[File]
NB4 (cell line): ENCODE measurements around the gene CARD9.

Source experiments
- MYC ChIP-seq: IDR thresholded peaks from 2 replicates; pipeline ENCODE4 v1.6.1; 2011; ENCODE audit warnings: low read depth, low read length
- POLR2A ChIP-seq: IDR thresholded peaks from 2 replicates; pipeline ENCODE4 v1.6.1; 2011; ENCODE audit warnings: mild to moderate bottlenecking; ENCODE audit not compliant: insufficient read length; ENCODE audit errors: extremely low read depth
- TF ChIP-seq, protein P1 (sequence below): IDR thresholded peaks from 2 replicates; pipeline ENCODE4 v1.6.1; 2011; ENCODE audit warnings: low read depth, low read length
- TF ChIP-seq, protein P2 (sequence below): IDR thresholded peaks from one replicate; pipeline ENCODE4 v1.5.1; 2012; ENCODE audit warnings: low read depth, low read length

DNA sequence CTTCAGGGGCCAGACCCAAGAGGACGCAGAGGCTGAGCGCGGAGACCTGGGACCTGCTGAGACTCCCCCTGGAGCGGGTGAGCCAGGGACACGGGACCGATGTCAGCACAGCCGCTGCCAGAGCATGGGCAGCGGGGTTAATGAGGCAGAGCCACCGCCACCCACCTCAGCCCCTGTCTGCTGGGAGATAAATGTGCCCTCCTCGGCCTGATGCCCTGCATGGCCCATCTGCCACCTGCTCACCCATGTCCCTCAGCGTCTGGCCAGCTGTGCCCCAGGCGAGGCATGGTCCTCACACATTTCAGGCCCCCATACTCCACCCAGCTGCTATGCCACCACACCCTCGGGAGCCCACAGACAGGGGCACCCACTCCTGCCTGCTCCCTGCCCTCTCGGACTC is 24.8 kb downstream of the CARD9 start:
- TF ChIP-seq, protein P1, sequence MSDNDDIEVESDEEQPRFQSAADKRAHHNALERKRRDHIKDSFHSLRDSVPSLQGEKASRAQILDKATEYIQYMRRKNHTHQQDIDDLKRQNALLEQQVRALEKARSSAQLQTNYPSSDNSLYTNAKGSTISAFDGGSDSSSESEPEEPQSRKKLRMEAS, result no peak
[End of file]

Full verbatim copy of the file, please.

NB4 (cell line): ENCODE measurements around the gene CARD9.

Source experiments
- MYC ChIP-seq: IDR thresholded peaks from 2 replicates; pipeline ENCODE4 v1.6.1; 2011; ENCODE audit warnings: low read depth, low read length
- POLR2A ChIP-seq: IDR thresholded peaks from 2 replicates; pipeline ENCODE4 v1.6.1; 2011; ENCODE audit warnings: mild to moderate bottlenecking; ENCODE audit not compliant: insufficient read length; ENCODE audit errors: extremely low read depth
- TF ChIP-seq, protein P1 (sequence below): IDR thresholded peaks from 2 replicates; pipeline ENCODE4 v1.6.1; 2011; ENCODE audit warnings: low read depth, low read length
- TF ChIP-seq, protein P2 (sequence below): IDR thresholded peaks from one replicate; pipeline ENCODE4 v1.5.1; 2012; ENCODE audit warnings: low read depth, low read length

DNA sequence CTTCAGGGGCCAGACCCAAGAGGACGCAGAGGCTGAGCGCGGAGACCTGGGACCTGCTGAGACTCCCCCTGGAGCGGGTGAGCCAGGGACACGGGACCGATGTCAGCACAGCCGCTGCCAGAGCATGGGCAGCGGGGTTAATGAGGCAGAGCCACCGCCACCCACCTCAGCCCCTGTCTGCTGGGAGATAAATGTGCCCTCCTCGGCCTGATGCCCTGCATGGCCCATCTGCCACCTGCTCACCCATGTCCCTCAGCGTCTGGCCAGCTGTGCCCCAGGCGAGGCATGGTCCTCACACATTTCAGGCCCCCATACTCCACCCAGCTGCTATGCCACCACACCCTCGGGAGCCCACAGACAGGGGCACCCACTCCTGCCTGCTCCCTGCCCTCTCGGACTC is 24.8 kb downstream of the CARD9 start:
- TF ChIP-seq, protein P1, sequence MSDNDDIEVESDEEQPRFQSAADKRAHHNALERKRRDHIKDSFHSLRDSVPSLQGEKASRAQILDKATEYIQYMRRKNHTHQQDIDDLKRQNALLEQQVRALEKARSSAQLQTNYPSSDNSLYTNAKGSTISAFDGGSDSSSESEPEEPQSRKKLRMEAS, result no peak